Alan Turing, the man who helped save the world from the Nazis, and the creator of the computer, has finally been pardoned for the crime of fancying blokes.
According to the Guardian, the Queen has stepped in and given the computer pioneer and codebreaker Alan Turing a posthumous royal pardon. The move overturns his 1952 conviction for homosexuality for which he was punished by being chemically castrated.
It also meant that he lost his security clearance and had to stop the code-cracking work that proved vital to the Allies in World War II. He committed suicide by taking cyanide.
The pardon was granted under the Royal Prerogative of Mercy after a request by Justice Minister Chris Grayling. This is because the attempts to pardon Turing actually were unsupported by British law. Homosexuality was a crime in the UK at the time and he was a convicted law breaker.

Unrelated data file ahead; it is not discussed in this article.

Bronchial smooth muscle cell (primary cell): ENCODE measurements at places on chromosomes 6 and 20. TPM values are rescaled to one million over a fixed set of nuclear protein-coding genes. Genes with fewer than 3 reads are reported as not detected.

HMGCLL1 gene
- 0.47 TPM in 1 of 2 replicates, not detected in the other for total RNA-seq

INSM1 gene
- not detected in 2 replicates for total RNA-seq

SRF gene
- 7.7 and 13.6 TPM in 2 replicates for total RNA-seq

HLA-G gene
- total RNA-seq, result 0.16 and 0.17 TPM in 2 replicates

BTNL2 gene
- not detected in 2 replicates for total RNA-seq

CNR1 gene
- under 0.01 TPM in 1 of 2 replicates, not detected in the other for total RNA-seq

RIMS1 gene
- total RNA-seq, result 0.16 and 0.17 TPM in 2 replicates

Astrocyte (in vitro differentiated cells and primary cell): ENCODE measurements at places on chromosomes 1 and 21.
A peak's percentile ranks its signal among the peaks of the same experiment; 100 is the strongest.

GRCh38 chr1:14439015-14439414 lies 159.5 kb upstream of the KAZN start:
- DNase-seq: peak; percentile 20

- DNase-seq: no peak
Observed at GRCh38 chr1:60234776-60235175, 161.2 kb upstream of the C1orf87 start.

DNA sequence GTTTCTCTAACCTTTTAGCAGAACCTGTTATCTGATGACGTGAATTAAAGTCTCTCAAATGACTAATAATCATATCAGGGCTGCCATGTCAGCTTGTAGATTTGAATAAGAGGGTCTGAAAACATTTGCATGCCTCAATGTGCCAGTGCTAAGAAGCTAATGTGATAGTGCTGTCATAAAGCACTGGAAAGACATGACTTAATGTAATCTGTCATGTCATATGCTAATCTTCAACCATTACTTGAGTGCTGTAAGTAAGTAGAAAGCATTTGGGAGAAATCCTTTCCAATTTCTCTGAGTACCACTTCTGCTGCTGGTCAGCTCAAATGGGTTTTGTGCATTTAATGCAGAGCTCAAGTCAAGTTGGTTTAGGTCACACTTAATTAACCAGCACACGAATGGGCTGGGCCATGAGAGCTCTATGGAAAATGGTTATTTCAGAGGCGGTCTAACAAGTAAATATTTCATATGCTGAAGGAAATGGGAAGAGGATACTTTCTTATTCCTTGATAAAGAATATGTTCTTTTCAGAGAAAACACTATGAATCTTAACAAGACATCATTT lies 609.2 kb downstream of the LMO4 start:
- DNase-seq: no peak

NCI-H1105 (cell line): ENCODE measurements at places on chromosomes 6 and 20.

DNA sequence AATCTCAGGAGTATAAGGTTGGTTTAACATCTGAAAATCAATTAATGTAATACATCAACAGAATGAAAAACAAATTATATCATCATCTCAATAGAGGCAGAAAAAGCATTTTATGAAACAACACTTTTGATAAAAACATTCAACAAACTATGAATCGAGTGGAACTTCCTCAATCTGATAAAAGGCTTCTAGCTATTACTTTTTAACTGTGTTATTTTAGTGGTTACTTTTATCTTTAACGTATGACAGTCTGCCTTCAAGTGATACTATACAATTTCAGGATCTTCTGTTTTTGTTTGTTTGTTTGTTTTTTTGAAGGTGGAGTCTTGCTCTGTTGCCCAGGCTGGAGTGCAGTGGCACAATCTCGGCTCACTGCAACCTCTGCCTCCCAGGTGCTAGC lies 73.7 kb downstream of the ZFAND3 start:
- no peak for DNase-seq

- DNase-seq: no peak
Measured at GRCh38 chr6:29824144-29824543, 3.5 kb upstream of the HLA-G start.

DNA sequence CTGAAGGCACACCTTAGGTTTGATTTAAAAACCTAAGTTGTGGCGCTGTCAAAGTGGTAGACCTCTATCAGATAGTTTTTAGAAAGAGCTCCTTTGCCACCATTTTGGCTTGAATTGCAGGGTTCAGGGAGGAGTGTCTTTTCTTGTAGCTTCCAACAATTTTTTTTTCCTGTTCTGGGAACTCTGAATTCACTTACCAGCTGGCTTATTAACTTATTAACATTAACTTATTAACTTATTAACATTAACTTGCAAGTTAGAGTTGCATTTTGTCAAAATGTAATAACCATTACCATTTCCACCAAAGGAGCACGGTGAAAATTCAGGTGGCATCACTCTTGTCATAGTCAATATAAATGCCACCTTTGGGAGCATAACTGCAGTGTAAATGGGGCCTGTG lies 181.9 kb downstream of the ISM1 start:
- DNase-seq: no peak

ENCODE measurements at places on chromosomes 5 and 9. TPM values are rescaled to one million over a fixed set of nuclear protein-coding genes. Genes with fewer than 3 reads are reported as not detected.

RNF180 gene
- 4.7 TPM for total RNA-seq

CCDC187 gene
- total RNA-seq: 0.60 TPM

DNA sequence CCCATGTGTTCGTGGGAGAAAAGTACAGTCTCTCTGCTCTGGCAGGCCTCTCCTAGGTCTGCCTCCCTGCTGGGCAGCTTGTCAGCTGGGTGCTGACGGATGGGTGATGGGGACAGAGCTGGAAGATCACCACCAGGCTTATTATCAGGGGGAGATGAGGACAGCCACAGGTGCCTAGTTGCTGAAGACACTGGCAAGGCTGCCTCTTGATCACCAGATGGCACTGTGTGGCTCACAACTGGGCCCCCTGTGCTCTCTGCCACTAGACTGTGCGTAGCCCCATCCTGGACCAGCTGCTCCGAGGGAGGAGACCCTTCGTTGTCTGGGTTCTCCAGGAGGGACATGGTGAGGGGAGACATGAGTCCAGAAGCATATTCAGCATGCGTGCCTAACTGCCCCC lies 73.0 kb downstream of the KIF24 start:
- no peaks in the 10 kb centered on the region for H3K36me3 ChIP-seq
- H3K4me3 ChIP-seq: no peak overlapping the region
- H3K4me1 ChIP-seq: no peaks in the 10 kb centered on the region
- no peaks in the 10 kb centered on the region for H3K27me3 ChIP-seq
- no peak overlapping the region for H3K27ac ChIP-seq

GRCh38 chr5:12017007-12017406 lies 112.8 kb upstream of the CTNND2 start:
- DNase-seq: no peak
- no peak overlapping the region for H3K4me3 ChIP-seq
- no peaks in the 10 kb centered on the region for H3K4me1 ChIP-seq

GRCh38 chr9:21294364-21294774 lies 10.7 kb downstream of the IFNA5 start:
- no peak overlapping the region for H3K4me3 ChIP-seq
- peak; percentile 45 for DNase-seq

Grayling said that the research Turing carried out during the war at Bletchley Park undoubtedly shortened the conflict and saved thousands of lives. It also helped accelerate Allied efforts to read German Naval messages enciphered with the Enigma machine.
Some of Turing’s more fundamental work on codebreaking did not see the light of day until April 2012.
His later life was overshadowed by his conviction for homosexual activity, a sentence we would now consider unjust and discriminatory and which has now been repealed, Grayling said.
So far the only thing that those who wanted to posthumously rehabilitate him have managed to get from the government was an official apology from Scottish Prime Minister Gordon Brown. He said the way Turing was persecuted over his homosexuality was "appalling". Turing would have been 101 years old this year. Gordon Brown is 62.